It was, in North Carolina's words, a redemption tour - filled with extra time on the practice court and the weight room, all fueled by a devastating loss in last year's title game on Kris Jenkins' 3-point dagger at the buzzer for Villanova.

"Just unreal that we get a second chance at this," junior Theo Pinson said, recounting a pre-game conversation with teammate Joel Berry II. "Not a lot of people can say they can do that. I told him, `We're about to take this thing. I'm about to give everything I got.' I knew he would, too, We just didn't want to come up short again."

But to say everything went right for Roy Williams' team at this Final Four would be less than the truth.

The Tar Heels (33-7) followed a terrible-shooting night in the semifinal with an equally ice-cold performance in the final - going 4 for 27 from 3-point land and 26 for 73 overall.

Gonzaga, helped by 8 straight points from Nigel Williams-Goss, took a 2-point lead with 1:52 left, but the next possession was the game-changer.

Jackson took a zinger of a pass under the basket from Pinson and converted the shot, then the ensuing free throw to take the lead for good. Moments later, Williams-Goss twisted an ankle and could not elevate for a jumper that would've given the Bulldogs the lead.

Isaiah Hicks made a basket to push the lead to 3, then Kennedy Meeks, in foul trouble all night (who wasn't?), blocked Williams-Goss' shot and Jackson got a slam on the other end to put some icing on title No. 6 for the Tar Heels.

Williams got his third championship, putting him one ahead of his mentor, Dean Smith, and now behind only John Wooden, Mike Krzyzewski and Adolph Rupp.

"I think of Coach Smith, there's no question," Williams said. "I don't think I should be mentioned in the same sentence with him. But we got three because I've got these guys with me and that's all I care about right now - my guys."

Berry recovered from ankle injuries to lead the Tar Heels, but needed 19 shots for his 22 points. Jackson had 16 but went 0 for 9 from 3. Overall, the Tar Heels actually shot a percentage point worse than they did in Saturday night's win over Oregon.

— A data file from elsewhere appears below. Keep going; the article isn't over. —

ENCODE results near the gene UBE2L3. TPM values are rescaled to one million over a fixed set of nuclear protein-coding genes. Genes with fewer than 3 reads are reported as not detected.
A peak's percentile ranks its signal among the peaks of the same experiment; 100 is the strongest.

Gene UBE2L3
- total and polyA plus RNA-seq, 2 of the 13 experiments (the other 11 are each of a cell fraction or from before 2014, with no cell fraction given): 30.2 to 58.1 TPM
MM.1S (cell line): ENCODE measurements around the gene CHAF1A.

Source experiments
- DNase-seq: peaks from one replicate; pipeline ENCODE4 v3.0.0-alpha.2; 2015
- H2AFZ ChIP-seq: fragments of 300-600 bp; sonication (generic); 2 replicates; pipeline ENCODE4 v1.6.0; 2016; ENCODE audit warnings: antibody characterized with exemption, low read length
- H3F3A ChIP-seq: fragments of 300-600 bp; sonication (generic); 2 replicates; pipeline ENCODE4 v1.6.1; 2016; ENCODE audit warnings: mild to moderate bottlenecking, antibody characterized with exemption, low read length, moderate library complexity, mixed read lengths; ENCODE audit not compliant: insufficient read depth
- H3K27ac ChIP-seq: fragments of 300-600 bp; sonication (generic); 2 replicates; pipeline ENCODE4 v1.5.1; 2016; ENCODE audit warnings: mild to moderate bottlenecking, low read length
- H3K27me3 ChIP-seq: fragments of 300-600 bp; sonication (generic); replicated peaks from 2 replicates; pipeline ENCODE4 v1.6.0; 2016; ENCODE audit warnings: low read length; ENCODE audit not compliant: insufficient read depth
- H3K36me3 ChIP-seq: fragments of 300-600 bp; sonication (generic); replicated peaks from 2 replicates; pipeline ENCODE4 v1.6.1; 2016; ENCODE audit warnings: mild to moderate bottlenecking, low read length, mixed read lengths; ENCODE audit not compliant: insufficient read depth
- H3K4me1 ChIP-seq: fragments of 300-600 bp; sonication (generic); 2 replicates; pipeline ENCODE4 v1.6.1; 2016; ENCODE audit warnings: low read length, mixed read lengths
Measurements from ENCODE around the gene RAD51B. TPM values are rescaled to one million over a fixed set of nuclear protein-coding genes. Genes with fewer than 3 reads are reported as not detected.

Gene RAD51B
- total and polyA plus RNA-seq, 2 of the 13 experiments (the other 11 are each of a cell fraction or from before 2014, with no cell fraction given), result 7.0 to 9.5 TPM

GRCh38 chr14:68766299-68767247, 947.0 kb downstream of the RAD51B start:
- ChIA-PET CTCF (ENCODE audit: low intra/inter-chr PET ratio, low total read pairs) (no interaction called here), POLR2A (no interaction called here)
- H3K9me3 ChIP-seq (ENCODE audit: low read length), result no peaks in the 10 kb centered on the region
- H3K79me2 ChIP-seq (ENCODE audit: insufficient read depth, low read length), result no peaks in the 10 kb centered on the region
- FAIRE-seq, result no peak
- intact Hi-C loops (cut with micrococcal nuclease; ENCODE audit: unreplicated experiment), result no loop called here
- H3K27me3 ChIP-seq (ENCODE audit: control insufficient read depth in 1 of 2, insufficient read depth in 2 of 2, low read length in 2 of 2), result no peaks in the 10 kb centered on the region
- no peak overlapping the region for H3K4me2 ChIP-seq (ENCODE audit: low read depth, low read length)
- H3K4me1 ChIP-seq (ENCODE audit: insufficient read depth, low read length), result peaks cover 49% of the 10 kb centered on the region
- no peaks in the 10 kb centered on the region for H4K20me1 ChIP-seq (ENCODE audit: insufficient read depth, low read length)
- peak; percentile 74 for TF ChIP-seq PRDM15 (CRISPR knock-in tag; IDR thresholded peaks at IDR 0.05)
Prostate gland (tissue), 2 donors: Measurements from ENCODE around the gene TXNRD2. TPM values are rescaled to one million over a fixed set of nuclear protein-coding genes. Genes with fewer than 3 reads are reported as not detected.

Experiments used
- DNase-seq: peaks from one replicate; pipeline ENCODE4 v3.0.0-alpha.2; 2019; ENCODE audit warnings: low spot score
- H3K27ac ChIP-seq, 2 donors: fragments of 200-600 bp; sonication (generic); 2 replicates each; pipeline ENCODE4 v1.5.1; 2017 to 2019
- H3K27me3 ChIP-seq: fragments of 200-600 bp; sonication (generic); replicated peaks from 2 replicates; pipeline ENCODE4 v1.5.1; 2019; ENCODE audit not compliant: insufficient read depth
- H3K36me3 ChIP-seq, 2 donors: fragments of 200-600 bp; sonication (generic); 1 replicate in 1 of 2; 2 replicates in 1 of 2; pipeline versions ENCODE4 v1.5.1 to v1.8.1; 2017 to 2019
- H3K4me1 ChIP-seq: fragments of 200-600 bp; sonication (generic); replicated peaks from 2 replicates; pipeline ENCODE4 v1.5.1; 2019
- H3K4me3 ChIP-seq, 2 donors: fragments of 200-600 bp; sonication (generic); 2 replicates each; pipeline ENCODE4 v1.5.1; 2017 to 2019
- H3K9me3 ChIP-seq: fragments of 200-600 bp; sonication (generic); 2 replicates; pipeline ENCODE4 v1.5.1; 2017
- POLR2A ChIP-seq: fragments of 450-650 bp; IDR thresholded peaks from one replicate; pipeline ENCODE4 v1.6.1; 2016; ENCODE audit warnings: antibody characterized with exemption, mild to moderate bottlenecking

Thank goodness for free throws.

They went 15 for 26 from the line and, in many corners, this game will be remembered for these three men: Michael Stephens, Verne Harris and Mike Eades, the referees who called 27 fouls in the second half, completely busted up the flow of the game and sent Meeks, Gonzaga's 7-footers Przemek Karnowski and Zach Collins, and a host of others to the bench in foul trouble.

The game "featured" 52 free throws. Both teams were in the bonus with 13 minutes left. Somehow, Collins was the only player to foul out.

Most bizarre sequence: With 8:02 left, Berry got called for a foul for (maybe) making contact with Karnowski and stripping the ball from the big man's hands. But as Karnowski was flailing after the ball, he inadvertently grabbed Berry around the neck. After a long delay, the refs called Karnowski for a flagrant foul of his own.

"I'm not going to talk about refs," Karnowski said. "It was just a physical game."

Zags coach Mark Few handled it with class, calling the refs "three of the best officials in the entire country," and insisting they did a fine job.

He might have wanted further review on the scrum with 50 seconds left. The refs were taking heat on social media for calling a held ball, which gave possession to the Tar Heels, on a pile-up underneath the Carolina basket. It set up the Hicks layup to put Carolina ahead by 3. One problem: Meeks' right hand looks to be very much touching out of bounds while he's trying to rip away the ball.

"That was probably on me," Few said. "From my angle, it didn't look like an out of bounds situation or I would have called a review. That's tough to hear."

The Bulldogs (37-2), the Cinderella-turned-Godzilla team from the small school in the West Coast Conference, tried to keep the big picture in mind. Twenty years ago, this sort of run at that sort of place looked virtually impossible. With less than 2 minutes left, they had the lead in the national title game.

"We broke the glass ceiling everyone said we couldn't break," junior forward Johnathan Williams said.

And North Carolina got over a hump that, at times this season, felt like a mountain.

"They wanted redemption," Williams said. "I put it on the locker room up on the board - one of the things we had to be tonight was tough enough. I think this group was tough enough tonight."